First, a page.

The good and the bad weed

NZ Lifestyle Block - - Contents -

I’M RE­ALLY in­ter­ested to know who can iden­tify fathen ( Chenopodium al­bum) when look­ing at their pad­dock from the gate­way. Un­for­tu­nately I don’t mean a plump chicken, but this an­nual weed that ger­mi­nates in spring, can stand up to two me­tres tall in au­tumn and is preva­lent through­out the coun­try.

It was orig­i­nally na­tive to Eura­sia and North Africa, but is found al­most ev­ery­where in NZ, in veg­etable gar­dens, com­post heaps, new crops, pas­tures and pad­docks.

If fathen comes un­der stress (like any plant), it puts its seed head up early. This means you’ll spot fathen flow­ers from De­cem­ber-may, de­pend­ing on which part of the coun­try you are in. How­ever, these stalk­less clus­ters are com­pletely cov­ered by the flo­ral parts of the plant, mak­ing it ex­tremely dif­fi­cult to iden­tify and de­ter­mine when the seed is about to be dropped.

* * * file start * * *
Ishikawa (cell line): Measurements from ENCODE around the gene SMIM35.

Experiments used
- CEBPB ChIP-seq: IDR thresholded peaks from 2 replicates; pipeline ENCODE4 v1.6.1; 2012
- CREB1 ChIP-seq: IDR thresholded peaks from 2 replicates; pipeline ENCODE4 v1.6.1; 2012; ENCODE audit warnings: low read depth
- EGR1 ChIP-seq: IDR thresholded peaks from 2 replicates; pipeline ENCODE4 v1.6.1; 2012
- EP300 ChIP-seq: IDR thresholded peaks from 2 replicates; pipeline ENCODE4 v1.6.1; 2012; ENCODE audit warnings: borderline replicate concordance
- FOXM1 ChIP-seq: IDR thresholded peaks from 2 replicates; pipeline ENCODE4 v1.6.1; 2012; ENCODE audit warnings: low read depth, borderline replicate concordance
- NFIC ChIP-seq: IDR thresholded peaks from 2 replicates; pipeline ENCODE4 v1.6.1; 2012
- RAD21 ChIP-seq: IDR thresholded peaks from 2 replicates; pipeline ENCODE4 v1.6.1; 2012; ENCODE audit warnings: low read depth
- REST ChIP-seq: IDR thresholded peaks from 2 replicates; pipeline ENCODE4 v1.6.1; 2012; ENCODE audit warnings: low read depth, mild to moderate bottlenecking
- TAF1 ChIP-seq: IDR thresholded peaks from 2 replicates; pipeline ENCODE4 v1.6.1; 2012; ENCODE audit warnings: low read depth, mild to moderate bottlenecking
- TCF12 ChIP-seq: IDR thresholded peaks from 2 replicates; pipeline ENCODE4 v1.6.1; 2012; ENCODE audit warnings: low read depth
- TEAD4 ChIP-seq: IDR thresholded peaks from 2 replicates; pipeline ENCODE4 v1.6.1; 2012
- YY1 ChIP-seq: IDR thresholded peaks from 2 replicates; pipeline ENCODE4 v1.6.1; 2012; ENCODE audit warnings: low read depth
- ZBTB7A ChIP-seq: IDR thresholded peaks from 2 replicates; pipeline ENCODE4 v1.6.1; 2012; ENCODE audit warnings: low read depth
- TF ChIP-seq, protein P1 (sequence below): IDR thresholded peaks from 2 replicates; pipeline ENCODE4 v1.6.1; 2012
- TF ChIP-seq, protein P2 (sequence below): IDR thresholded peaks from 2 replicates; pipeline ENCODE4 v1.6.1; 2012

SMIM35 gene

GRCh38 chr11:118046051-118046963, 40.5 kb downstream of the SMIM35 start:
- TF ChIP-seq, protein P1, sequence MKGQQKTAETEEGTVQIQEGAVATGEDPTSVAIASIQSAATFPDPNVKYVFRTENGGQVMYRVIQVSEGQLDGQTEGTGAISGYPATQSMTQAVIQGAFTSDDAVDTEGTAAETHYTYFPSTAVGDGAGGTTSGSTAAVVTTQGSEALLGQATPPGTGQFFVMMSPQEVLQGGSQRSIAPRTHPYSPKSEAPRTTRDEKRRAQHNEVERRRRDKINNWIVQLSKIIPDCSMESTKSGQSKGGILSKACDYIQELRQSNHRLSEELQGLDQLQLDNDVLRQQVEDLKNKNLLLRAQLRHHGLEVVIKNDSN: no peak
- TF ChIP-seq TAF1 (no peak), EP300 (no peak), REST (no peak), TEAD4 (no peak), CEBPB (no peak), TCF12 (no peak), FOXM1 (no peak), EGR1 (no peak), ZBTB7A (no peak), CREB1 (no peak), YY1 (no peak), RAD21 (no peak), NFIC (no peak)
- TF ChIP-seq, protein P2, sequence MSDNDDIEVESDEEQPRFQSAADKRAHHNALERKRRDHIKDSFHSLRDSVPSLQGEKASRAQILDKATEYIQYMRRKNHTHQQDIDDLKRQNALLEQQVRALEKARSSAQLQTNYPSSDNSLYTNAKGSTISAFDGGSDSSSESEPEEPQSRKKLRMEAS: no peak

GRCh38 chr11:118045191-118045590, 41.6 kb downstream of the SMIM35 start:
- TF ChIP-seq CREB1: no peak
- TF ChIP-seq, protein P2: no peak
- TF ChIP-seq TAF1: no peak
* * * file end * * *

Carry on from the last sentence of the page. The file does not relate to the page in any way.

Fathen does have some dis­tin­guish­ing fea­tures. From seedling growth, the coarsely-toothed leaves can be up to 7cm long by 4cm wide and look as though they have had a per­ma­nent dust­ing of ic­ing sugar over them.

It usu­ally ger­mi­nates in spring, then grows un­til it pro­duces clus­ters of flow­ers which then drop tiny glossy-black seeds in au­tumn. This lit­tle nasty of­ten pro­duces tens of thou­sands of seeds from each plant and ev­ery sin­gle one can re­main vi­able in the soil for years. Fathen can also pro­duce an ex­ten­sive root sys­tem with an abun­dance of fine fi­brous roots to con­tinue to source nu­tri­ents and wa­ter for sur­vival.

How to kill it

As win­ter ap­proaches, frosts have the abil­ity to kill it off.

But if you are want­ing a chem­i­cal op­tion to beat the seed drop, you can use the phe­noxy range of her­bi­cide such as 2-4D across grass pad­docks. Fathen’s soft leaves make the weed highly sus­cep­ti­ble to most phe­noxy prod­ucts when spray­ing out pas­ture pad­docks.

If you grow crops such as maize, there are cases where fathen is be­com­ing re­sis­tant to tri­azine her­bi­cides, mak­ing it es­sen­tial to con­trol fathen at the seedling stage.

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